Voiceless bilabial plosive

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Voiceless bilabial plosive
IPA Number101
Entity (decimal)p
Unicode (hex)U+0070
Braille⠏ (braille pattern dots-1234)
Audio sample

The voiceless bilabial plosive or stop is a type of consonantal sound used in most spoken languages. The symbol in the International Phonetic Alphabet that represents this sound is ⟨p⟩, and the equivalent X-SAMPA symbol is p.


Features of the voiceless bilabial stop:

  • Its manner of articulation is occlusive, which means it is produced by obstructing airflow in the vocal tract. Since the consonant is also oral, with no nasal outlet, the airflow is blocked entirely, and the consonant is a plosive.
  • Its place of articulation is bilabial, which means it is articulated with both lips.
  • Its phonation is voiceless, which means it is produced without vibrations of the vocal cords. In some languages the vocal cords are actively separated, so it is always voiceless; in others the cords are lax, so that it may take on the voicing of adjacent sounds.
  • It is an oral consonant, which means air is allowed to escape through the mouth only.
  • Because the sound is not produced with airflow over the tongue, the centrallateral dichotomy does not apply.
  • The airstream mechanism is pulmonic, which means it is articulated by pushing air solely with the lungs and diaphragm, as in most sounds.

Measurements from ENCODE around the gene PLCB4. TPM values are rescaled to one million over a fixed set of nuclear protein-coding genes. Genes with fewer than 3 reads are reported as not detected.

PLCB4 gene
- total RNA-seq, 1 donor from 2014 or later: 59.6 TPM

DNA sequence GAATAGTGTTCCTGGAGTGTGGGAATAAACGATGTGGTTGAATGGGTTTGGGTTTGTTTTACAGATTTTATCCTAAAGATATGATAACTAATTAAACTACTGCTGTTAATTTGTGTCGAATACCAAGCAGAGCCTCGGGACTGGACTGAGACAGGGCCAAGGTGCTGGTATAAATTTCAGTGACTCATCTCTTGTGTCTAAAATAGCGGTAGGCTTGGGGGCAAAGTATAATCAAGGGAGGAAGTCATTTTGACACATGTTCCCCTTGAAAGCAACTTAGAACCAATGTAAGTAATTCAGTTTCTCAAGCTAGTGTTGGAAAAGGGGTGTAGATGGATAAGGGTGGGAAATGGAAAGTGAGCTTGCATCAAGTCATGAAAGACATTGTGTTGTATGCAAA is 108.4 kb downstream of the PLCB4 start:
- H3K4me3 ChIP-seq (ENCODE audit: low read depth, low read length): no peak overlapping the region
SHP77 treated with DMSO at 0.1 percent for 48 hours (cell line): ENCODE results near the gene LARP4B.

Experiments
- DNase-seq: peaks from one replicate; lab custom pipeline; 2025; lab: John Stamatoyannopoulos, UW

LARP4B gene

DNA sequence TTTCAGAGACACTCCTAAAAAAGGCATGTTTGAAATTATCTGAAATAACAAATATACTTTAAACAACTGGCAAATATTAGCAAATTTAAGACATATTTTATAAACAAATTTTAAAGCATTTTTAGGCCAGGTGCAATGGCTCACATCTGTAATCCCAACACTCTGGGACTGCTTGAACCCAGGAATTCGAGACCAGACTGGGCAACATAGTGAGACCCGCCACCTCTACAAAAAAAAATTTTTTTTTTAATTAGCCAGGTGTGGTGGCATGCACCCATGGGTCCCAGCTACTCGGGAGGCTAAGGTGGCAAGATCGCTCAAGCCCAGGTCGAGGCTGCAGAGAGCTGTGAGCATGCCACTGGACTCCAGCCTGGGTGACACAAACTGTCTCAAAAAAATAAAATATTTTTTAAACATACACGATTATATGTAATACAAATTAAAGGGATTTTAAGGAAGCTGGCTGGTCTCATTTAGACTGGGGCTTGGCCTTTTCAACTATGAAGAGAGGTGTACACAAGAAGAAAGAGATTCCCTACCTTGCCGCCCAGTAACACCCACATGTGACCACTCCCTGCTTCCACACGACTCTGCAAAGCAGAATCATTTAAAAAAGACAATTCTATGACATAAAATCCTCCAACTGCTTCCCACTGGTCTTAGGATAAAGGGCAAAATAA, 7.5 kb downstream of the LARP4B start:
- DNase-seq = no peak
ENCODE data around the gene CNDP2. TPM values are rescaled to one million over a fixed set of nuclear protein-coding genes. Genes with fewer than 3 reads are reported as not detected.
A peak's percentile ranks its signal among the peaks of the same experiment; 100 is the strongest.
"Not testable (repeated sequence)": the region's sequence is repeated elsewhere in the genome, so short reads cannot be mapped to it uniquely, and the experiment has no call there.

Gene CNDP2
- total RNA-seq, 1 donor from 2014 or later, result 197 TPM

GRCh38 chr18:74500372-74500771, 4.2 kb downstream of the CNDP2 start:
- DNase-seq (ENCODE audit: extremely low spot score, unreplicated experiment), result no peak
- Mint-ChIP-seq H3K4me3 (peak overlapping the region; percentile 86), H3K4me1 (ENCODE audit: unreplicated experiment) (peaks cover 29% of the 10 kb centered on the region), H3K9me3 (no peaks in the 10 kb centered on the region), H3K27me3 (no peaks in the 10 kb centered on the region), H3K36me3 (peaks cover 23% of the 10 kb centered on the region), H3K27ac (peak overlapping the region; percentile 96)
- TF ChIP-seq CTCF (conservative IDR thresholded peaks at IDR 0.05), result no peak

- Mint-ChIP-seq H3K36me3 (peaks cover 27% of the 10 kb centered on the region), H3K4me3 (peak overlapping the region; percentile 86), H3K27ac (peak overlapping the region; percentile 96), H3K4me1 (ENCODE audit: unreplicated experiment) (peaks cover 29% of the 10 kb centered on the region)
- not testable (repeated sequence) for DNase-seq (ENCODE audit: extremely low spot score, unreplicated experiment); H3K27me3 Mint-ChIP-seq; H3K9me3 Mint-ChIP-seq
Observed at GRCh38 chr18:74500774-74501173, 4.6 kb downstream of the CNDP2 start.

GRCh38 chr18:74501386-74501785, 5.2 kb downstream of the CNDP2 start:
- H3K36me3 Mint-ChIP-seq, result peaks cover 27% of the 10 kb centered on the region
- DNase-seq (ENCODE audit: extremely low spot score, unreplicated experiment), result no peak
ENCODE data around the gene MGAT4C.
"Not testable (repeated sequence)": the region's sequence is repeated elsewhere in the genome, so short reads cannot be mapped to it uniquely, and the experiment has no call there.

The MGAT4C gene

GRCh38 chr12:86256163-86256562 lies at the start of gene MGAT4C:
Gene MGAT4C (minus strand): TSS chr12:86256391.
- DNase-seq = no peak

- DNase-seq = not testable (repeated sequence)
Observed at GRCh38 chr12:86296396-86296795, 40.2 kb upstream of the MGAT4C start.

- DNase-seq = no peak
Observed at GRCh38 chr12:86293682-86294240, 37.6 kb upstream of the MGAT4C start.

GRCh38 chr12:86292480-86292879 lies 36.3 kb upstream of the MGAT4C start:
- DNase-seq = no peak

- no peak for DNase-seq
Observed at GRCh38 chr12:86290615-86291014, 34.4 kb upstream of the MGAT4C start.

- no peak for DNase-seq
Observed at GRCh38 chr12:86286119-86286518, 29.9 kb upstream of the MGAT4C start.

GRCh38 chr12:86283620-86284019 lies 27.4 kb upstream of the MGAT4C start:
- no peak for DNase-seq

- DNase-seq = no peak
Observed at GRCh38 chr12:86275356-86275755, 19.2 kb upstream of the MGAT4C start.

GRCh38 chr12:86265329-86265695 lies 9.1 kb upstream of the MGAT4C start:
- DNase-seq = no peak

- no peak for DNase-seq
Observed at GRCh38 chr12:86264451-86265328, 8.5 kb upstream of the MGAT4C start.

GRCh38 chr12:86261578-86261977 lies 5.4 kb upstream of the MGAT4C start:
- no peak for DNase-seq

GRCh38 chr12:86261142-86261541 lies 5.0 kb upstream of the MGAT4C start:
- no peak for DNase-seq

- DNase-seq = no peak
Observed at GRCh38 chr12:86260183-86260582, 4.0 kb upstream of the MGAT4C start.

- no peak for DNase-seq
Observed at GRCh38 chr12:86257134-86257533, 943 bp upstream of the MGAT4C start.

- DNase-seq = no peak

IPA Description
p plain p
aspirated p
velarized p
palatalized p
labialized p
p with no audible release
voiced p
tense p
ejective p


The stop [p] is missing from about 10% of languages that have a [b]. (See voiced velar stop for another such gap.) This is an areal feature of the "circum-Saharan zone" (Africa north of the equator, including the Arabian peninsula). It is not known how old this areal feature is, and whether it might be a recent phenomenon due to Arabic as a prestige language (Arabic lost its /p/ in prehistoric times), or whether Arabic was itself affected by a more ancient areal pattern. It is found in other areas as well; for example, in Europe, Proto-Celtic and Old Basque are both reconstructed as having [b] but no [p].

Nonetheless, the [p] sound is very common cross-linguistically. Most languages have at least a plain [p], and some distinguish more than one variety. Many Indo-Aryan languages, such as Hindustani, have a two-way contrast between the aspirated [pʰ] and the plain [p] (also transcribed as [p˭] in extensions to the IPA).


Language Word IPA Meaning Notes
Adyghe паӏо/paio About this sound[paːʔʷa]  'hat'
Arabic Algerian پاپيش‎/pāpīš [paːpiːʃ] 'beautiful girls'
Hejazi پول‎/pōl [po̞ːl] 'Paul' Only used in loanwords, transcribed and pronounced as ⟨ب⟩ by many speakers.
Egyptian كبش‎/kabš [kɛpʃ] 'ram' Allophone of [b] before unvoiced consonants. Also used in loanwords.
Armenian Eastern[1] պապիկ/papik About this sound[pɑpik]  'grandpa' Contrasts with aspirated form
Assyrian ܦܬܐ pata [pata] 'face'
Basque harrapatu [(h)arapatu] 'to catch'
Bengali Eastern পানি/panī [paniː] 'water' Contrasts with aspirated form. See Bengali phonology